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I don't actually think its just a 'british' problem at all . . . I think there is evidence of this type of 'social malaise' in many western cultures (can't comment on others as have no real knowledge) . . . think perhaps the problem is exacerbated somewhat by the traditional 'class system' that has dominated in the UK for so many years, but who are we kidding . . . every culture is based on 'class' . . . here in supposedly 'classless' Australia there is still a tiered system . . .mainly based on where you live really

Its daggy and old fashioned to say it - and yes, the world is changing, but the inherent qualities of community and respect (not just for others but for self as well) just seem to be getting lost in the instant gratification culture that seems to be pervading everything . . . no sense of having to really work work work to achieve . . . we want it all and we want it now and not getting it when we want it is making the world an angry angry place

my two cents great topic by the way
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Old 04-14-2009, 07:06 PM   #5
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I wouldn't care to guess too much as to what ails Britain, but if decline of empire was a good enough cause, London would have looked like 28 Days Later by the 1960s. I doubt anyone younger than the Queen would have a first-hand sense of Imperial Britain as opposed to plain old Britain, minor island and friend of the USA.

Personally I blame it on the above noted trends that can be observed in all manner of ways around the globe. Britain certainly isn't 'dying'... I suspect the early 1800s were not a pretty sight on many streets either. But the optimistic version post-1945, is taking a pretty severe battering.

What genuinely does worry me about the present, all over the west anyway, is, if this is how taut, angry and desperate the vibe is in nominally 'good times' (as they were until very recently), what happens in a genuine great depression? In Australia too, I see a certain type, and I think if the flow of consumer baubles dried up for a second, you'd have a fascist army in the making.
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Old 04-14-2009, 07:32 PM   #6
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classism to me seems far more blown out of proportion than is actually the case.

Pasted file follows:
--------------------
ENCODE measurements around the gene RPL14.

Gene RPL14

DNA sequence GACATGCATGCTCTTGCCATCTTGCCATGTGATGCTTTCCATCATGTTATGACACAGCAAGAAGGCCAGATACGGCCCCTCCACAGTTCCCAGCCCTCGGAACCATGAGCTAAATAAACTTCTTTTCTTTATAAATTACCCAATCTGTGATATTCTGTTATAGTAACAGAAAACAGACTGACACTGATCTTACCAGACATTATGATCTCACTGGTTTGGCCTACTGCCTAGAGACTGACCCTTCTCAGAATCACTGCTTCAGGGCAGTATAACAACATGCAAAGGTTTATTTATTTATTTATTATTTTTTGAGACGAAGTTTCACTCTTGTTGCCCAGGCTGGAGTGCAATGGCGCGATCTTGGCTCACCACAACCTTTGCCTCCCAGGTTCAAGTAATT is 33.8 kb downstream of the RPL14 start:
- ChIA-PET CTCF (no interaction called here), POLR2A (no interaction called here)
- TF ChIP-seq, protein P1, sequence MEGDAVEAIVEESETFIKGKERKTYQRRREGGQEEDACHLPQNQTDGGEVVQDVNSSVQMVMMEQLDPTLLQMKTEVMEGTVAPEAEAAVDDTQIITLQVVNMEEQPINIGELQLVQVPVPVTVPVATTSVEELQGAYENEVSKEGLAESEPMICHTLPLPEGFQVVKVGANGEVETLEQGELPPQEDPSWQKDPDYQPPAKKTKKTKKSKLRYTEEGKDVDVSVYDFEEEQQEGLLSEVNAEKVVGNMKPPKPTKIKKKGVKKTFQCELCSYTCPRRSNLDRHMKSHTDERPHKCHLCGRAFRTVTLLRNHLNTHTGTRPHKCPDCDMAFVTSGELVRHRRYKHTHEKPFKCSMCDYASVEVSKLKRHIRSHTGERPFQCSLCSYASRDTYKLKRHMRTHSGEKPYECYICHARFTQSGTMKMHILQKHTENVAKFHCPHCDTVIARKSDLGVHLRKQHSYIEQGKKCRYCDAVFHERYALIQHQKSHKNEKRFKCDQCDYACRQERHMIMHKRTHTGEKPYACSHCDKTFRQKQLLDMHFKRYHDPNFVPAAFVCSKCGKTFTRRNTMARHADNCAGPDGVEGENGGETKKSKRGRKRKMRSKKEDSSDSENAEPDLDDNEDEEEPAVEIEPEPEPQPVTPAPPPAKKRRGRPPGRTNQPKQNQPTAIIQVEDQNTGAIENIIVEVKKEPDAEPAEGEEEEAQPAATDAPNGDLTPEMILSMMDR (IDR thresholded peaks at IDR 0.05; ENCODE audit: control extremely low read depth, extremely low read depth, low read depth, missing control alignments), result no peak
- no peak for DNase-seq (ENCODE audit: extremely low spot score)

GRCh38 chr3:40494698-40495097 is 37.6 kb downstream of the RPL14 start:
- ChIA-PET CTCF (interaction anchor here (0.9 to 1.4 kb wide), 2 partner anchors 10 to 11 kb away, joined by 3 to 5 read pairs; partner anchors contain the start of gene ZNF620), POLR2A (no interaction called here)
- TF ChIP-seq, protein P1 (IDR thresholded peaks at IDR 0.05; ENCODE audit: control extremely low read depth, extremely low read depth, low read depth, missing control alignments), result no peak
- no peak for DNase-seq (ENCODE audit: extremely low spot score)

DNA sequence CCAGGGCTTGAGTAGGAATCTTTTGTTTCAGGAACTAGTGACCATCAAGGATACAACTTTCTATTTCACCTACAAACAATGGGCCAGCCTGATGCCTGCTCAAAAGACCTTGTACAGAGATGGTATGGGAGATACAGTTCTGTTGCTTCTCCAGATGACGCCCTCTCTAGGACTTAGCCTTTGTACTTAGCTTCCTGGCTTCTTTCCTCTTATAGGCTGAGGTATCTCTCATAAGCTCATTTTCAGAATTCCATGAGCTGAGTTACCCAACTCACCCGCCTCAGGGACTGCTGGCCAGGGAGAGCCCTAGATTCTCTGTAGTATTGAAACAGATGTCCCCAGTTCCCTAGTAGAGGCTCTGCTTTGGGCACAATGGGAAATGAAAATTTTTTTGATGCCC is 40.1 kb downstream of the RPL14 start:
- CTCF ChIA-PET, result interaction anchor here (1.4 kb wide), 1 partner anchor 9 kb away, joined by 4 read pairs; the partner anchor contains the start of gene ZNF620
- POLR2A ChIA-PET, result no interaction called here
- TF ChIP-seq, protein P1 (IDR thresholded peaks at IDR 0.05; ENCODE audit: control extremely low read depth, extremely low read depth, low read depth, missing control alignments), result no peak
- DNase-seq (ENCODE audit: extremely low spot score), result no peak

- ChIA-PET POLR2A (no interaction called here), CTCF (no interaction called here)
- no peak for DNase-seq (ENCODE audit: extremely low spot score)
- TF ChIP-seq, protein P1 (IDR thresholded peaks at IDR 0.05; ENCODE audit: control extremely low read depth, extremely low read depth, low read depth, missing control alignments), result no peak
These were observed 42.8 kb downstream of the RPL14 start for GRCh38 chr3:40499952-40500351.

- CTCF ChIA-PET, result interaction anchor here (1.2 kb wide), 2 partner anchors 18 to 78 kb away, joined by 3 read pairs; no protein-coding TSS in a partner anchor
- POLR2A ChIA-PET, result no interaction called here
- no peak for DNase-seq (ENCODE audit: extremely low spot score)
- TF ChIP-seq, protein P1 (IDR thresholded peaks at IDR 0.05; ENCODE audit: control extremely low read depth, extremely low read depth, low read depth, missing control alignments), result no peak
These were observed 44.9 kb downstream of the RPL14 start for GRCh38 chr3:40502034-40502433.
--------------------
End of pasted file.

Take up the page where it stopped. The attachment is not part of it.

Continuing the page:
if we're going to talk about classism, then let's talk about france for a while.

how do you say aristocracy in french?
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Old 04-14-2009, 07:33 PM   #7
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good topic for discussion though, melon. meant to say that in my original post. jade goody is indeed a classic example of what's wrong with society.
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Old 04-14-2009, 07:37 PM   #8
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by the way... what should we do with chavs? take their kappa shoes away? put them in special "camps"?

give them money?

i'm open to suggestions here, gang.
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Old 04-14-2009, 07:41 PM   #9
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just when you think things can't get any more lethal in the uk: Air travel 'as bad as stabbing person in the street', says MEP | Mail Online
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Old 04-14-2009, 07:51 PM   #10
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Quote:
Originally Posted by partygirlvox
This has a lot to do with the dire inequalities in wealth and class based issues, I have to agree with Pearl there. Although I still think this whole 'dying britain' issue is being hugely exaggerated.
Quote:
Originally Posted by Kieran McConville View Post
I wouldn't care to guess too much as to what ails Britain, but if decline of empire was a good enough cause, London would have looked like 28 Days Later by the 1960s. I doubt anyone younger than the Queen would have a first-hand sense of Imperial Britain as opposed to plain old Britain, minor island and friend of the USA.
Whilst as recently as the Thatcher governments of the 1980's and Major government of the early to mid 1990's, there were still a few of the old school toffs hanging around the place, they were of declining importance in the grand scheme of things, and they knew it. Thatcher was a grocer's daughter from Grantham and Major was from even more humble origins.